How to do business in China

Legal considerations

China has what is officially termed ‘a socialist legal system with Chinese characteristics’. The legal system is based on both statutory law and custom.

You must identify whether the market is open to you and whether restrictions apply. In some sectors it is possible to set up a 100% foreign-owned company. In others, entry is possible only through a local partner.

Check the ‘2017 Foreign Investment Catalogue’ published by the Chinese Ministry of Commerce (MOFCOM) to find out which industries are open, restricted or closed:

You can read guidance on dealing with commercial disputes in China, at:, and contact the DIT team in China at: to help find tax and legal advisers before entering into agreements. See also the ‘Legal sector briefing’ in the 'Sector-specific opportunities' section of the guide:, and the ‘Business risk’ section in the 'What are the challenges?' section of the guide:

Trade embargo on China

The EU has a partial embargo on the export of arms and related material to China.

Find out more about the UK Government’s interpretation of the scope of this embargo, at:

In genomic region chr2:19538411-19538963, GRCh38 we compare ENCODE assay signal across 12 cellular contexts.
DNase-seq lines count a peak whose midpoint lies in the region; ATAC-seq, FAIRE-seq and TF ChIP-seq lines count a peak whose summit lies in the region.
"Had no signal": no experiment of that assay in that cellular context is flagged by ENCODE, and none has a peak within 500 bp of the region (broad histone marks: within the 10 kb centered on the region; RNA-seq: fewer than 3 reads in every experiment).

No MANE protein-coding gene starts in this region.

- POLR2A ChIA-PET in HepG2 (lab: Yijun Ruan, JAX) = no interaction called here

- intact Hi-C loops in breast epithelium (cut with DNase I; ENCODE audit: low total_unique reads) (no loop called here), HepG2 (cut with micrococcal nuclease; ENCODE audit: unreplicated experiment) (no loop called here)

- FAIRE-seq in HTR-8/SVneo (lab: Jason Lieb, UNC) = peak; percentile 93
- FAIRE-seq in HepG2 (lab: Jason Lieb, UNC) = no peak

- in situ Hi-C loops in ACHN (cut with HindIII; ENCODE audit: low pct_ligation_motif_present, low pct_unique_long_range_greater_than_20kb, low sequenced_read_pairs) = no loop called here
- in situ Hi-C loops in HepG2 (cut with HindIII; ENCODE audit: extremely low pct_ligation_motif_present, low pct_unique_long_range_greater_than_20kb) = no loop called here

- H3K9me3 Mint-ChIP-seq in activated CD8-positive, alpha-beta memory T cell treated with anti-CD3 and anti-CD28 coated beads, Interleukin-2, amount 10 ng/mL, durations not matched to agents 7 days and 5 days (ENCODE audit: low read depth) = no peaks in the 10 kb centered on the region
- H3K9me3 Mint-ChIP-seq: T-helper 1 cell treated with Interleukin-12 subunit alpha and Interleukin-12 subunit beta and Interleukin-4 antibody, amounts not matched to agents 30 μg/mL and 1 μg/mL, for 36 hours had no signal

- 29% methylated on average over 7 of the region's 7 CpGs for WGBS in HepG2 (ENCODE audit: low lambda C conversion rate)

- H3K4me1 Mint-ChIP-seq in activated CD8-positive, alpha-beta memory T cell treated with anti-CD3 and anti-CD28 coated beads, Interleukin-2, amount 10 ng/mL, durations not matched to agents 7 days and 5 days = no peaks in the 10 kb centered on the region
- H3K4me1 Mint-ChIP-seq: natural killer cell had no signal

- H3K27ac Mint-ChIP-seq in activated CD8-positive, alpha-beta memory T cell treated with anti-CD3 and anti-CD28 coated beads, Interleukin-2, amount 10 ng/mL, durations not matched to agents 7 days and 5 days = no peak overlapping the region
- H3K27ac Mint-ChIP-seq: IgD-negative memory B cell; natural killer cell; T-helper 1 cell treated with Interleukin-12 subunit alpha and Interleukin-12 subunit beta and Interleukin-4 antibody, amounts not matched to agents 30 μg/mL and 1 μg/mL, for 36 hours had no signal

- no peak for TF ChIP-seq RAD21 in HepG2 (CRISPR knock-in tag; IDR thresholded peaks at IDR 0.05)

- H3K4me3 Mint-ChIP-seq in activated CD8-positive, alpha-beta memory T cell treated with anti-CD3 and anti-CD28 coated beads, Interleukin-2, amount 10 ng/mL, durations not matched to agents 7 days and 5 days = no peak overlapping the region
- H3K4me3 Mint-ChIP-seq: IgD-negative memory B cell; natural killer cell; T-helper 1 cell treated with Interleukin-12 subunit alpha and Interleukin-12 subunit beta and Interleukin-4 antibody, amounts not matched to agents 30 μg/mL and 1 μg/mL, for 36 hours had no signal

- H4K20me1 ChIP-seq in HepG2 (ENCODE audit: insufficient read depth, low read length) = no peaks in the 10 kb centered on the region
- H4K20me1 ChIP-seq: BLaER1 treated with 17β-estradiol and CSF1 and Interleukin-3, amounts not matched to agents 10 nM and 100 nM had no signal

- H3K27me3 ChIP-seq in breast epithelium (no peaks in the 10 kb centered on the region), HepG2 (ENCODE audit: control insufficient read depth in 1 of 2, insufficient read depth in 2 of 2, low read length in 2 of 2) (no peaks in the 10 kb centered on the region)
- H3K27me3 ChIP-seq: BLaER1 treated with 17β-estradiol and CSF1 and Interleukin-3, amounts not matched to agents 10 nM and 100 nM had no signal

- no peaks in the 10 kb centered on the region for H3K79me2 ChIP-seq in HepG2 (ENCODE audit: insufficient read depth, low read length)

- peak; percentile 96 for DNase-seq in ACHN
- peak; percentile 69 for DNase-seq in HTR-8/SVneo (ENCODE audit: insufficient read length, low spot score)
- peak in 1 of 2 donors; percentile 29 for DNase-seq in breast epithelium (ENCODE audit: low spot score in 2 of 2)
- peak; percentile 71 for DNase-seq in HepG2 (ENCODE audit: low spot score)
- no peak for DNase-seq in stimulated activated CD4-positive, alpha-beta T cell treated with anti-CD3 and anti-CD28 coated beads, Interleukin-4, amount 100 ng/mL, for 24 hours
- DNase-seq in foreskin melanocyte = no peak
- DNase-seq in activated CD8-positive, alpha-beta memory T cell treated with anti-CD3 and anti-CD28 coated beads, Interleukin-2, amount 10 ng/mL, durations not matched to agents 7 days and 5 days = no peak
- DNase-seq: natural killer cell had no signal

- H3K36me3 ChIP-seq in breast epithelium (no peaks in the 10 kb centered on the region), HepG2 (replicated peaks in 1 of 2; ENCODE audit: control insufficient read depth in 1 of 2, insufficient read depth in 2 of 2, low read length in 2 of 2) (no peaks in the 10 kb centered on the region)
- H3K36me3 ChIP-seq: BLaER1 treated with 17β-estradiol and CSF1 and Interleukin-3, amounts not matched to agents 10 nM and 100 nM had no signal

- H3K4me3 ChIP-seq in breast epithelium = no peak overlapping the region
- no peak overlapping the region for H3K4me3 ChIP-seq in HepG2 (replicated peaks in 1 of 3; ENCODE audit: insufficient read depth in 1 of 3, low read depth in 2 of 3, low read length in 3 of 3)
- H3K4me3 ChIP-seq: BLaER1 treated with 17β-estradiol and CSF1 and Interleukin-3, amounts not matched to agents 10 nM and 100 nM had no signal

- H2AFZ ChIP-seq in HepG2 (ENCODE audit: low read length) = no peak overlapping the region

Contact the Export Control Joint Unit at: for more information on the arms embargo.

Controlled goods export licences for China

You need a licence to export items on the EU dual-use list (goods along with their associated technologies that can be used for both civil and military purposes) to China.

You can find out about export licensing requirements for military or dual-use goods, services or technology, at:

Some other products may need certification or licensing. Check which products and services require certification or licensing before export, at:

Standards and technical regulations in China

China sets its own national standards. These are often referred to as ‘GB standards’, with some mandatory and others voluntary. A prefix code indicates the status, GB=mandatory and GB/T=voluntary.